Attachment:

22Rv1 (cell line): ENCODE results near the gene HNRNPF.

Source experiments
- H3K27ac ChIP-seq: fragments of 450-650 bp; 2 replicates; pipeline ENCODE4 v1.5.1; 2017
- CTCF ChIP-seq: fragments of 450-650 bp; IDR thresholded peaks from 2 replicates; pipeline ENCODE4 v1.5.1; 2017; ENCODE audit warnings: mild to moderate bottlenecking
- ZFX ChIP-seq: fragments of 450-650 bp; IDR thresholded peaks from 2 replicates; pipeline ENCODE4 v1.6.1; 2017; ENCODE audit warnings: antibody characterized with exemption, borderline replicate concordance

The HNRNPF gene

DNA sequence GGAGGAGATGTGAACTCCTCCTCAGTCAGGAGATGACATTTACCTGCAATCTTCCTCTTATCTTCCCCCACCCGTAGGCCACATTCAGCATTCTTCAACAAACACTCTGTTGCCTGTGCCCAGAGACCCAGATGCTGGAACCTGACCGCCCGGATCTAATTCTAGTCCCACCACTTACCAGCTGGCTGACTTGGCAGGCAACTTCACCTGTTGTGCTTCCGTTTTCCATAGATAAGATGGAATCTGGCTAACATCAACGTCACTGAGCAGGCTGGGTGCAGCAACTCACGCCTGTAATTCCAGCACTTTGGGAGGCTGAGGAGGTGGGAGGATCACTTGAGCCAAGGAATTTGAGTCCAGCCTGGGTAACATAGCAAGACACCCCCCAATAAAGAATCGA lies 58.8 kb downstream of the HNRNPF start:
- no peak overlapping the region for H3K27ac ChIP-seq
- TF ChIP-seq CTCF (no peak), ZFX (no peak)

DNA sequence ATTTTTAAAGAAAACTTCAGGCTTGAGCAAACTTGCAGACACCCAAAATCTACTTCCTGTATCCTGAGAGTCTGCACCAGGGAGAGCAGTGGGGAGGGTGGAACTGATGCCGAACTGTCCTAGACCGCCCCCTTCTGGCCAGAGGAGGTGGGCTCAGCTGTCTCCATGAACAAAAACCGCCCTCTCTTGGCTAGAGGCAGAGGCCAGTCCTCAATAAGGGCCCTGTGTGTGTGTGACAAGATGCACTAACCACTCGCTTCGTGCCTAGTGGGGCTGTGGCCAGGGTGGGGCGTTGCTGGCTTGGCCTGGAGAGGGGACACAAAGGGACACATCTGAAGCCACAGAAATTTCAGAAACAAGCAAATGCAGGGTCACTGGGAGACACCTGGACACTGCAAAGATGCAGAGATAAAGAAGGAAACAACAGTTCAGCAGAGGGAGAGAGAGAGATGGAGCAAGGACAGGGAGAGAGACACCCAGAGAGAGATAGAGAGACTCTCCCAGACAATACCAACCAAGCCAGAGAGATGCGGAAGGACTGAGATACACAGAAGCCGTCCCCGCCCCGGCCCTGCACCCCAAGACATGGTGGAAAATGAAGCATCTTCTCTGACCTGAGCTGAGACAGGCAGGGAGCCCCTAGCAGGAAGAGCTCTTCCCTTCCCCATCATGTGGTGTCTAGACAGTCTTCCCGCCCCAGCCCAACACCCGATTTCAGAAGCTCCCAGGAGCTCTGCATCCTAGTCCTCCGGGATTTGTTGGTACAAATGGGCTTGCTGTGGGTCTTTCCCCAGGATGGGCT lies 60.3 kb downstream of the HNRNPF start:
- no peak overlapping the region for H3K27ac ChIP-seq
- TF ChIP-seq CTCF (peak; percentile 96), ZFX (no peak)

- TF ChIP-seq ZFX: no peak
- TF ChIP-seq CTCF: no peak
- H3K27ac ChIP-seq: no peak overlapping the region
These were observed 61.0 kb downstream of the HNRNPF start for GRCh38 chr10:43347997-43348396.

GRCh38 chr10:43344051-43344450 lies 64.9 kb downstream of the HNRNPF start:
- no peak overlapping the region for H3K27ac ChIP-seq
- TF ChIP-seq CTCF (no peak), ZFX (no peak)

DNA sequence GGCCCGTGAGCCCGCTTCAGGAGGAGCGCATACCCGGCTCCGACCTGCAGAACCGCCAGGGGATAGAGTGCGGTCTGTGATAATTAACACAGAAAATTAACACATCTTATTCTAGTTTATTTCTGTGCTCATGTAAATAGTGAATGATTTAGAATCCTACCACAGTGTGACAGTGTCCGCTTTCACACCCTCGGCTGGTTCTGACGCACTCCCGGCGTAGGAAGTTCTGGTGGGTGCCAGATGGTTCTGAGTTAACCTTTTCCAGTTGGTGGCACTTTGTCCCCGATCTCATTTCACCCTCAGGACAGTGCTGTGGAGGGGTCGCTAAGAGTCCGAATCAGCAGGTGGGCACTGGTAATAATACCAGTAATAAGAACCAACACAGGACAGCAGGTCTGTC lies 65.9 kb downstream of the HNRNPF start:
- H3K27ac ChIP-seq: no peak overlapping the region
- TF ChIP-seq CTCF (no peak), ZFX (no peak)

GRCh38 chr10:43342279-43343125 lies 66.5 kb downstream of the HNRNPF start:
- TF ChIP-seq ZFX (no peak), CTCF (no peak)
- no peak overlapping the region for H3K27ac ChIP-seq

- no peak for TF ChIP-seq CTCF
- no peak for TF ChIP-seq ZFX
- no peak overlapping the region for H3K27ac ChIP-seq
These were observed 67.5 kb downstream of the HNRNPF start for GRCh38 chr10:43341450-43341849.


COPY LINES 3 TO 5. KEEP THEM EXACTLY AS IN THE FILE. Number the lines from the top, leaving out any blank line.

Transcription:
- H3K27ac ChIP-seq: fragments of 450-650 bp; 2 replicates; pipeline ENCODE4 v1.5.1; 2017
- CTCF ChIP-seq: fragments of 450-650 bp; IDR thresholded peaks from 2 replicates; pipeline ENCODE4 v1.5.1; 2017; ENCODE audit warnings: mild to moderate bottlenecking
- ZFX ChIP-seq: fragments of 450-650 bp; IDR thresholded peaks from 2 replicates; pipeline ENCODE4 v1.6.1; 2017; ENCODE audit warnings: antibody characterized with exemption, borderline replicate concordance